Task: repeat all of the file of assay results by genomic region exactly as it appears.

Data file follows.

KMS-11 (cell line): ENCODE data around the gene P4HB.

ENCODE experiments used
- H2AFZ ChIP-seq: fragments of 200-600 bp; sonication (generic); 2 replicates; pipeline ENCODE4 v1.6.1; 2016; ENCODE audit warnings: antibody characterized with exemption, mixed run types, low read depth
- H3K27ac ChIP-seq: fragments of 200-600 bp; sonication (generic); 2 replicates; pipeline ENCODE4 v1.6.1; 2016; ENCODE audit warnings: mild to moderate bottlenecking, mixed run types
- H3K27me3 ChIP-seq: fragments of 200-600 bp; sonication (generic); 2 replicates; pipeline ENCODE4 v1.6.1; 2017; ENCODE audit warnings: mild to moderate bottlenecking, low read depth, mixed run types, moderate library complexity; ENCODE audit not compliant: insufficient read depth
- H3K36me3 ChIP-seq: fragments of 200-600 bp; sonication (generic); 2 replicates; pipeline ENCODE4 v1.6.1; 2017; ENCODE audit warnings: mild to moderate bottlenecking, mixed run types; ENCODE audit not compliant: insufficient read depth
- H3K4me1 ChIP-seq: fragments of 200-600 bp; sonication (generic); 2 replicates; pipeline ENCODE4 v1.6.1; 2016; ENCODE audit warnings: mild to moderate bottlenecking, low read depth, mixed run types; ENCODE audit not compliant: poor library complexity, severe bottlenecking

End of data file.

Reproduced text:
KMS-11 (cell line): ENCODE data around the gene P4HB.

ENCODE experiments used
- H2AFZ ChIP-seq: fragments of 200-600 bp; sonication (generic); 2 replicates; pipeline ENCODE4 v1.6.1; 2016; ENCODE audit warnings: antibody characterized with exemption, mixed run types, low read depth
- H3K27ac ChIP-seq: fragments of 200-600 bp; sonication (generic); 2 replicates; pipeline ENCODE4 v1.6.1; 2016; ENCODE audit warnings: mild to moderate bottlenecking, mixed run types
- H3K27me3 ChIP-seq: fragments of 200-600 bp; sonication (generic); 2 replicates; pipeline ENCODE4 v1.6.1; 2017; ENCODE audit warnings: mild to moderate bottlenecking, low read depth, mixed run types, moderate library complexity; ENCODE audit not compliant: insufficient read depth
- H3K36me3 ChIP-seq: fragments of 200-600 bp; sonication (generic); 2 replicates; pipeline ENCODE4 v1.6.1; 2017; ENCODE audit warnings: mild to moderate bottlenecking, mixed run types; ENCODE audit not compliant: insufficient read depth
- H3K4me1 ChIP-seq: fragments of 200-600 bp; sonication (generic); 2 replicates; pipeline ENCODE4 v1.6.1; 2016; ENCODE audit warnings: mild to moderate bottlenecking, low read depth, mixed run types; ENCODE audit not compliant: poor library complexity, severe bottlenecking